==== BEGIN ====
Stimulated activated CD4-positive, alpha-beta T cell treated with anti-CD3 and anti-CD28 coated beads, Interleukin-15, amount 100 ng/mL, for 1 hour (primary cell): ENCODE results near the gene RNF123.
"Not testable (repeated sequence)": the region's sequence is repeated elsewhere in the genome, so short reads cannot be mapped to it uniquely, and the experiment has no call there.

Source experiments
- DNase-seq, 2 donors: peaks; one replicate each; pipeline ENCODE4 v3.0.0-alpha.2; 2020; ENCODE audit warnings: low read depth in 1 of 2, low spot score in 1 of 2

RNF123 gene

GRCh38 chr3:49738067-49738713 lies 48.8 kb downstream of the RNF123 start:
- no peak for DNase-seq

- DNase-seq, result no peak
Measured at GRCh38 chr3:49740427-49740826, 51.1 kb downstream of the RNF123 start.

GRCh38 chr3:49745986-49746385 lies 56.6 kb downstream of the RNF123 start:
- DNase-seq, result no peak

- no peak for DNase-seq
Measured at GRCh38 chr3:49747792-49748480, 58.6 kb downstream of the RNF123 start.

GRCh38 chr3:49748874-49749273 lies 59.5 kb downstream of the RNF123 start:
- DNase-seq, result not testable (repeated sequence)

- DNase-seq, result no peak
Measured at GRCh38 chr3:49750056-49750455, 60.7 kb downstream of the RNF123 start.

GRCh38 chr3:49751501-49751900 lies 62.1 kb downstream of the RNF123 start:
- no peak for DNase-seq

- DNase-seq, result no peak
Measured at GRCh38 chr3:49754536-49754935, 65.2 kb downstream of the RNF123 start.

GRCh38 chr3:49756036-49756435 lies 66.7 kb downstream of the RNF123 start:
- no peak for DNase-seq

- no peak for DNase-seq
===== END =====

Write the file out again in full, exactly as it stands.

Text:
Stimulated activated CD4-positive, alpha-beta T cell treated with anti-CD3 and anti-CD28 coated beads, Interleukin-15, amount 100 ng/mL, for 1 hour (primary cell): ENCODE results near the gene RNF123.
"Not testable (repeated sequence)": the region's sequence is repeated elsewhere in the genome, so short reads cannot be mapped to it uniquely, and the experiment has no call there.

Source experiments
- DNase-seq, 2 donors: peaks; one replicate each; pipeline ENCODE4 v3.0.0-alpha.2; 2020; ENCODE audit warnings: low read depth in 1 of 2, low spot score in 1 of 2

RNF123 gene

GRCh38 chr3:49738067-49738713 lies 48.8 kb downstream of the RNF123 start:
- no peak for DNase-seq

- DNase-seq, result no peak
Measured at GRCh38 chr3:49740427-49740826, 51.1 kb downstream of the RNF123 start.

GRCh38 chr3:49745986-49746385 lies 56.6 kb downstream of the RNF123 start:
- DNase-seq, result no peak

- no peak for DNase-seq
Measured at GRCh38 chr3:49747792-49748480, 58.6 kb downstream of the RNF123 start.

GRCh38 chr3:49748874-49749273 lies 59.5 kb downstream of the RNF123 start:
- DNase-seq, result not testable (repeated sequence)

- DNase-seq, result no peak
Measured at GRCh38 chr3:49750056-49750455, 60.7 kb downstream of the RNF123 start.

GRCh38 chr3:49751501-49751900 lies 62.1 kb downstream of the RNF123 start:
- no peak for DNase-seq

- DNase-seq, result no peak
Measured at GRCh38 chr3:49754536-49754935, 65.2 kb downstream of the RNF123 start.

GRCh38 chr3:49756036-49756435 lies 66.7 kb downstream of the RNF123 start:
- no peak for DNase-seq

- no peak for DNase-seq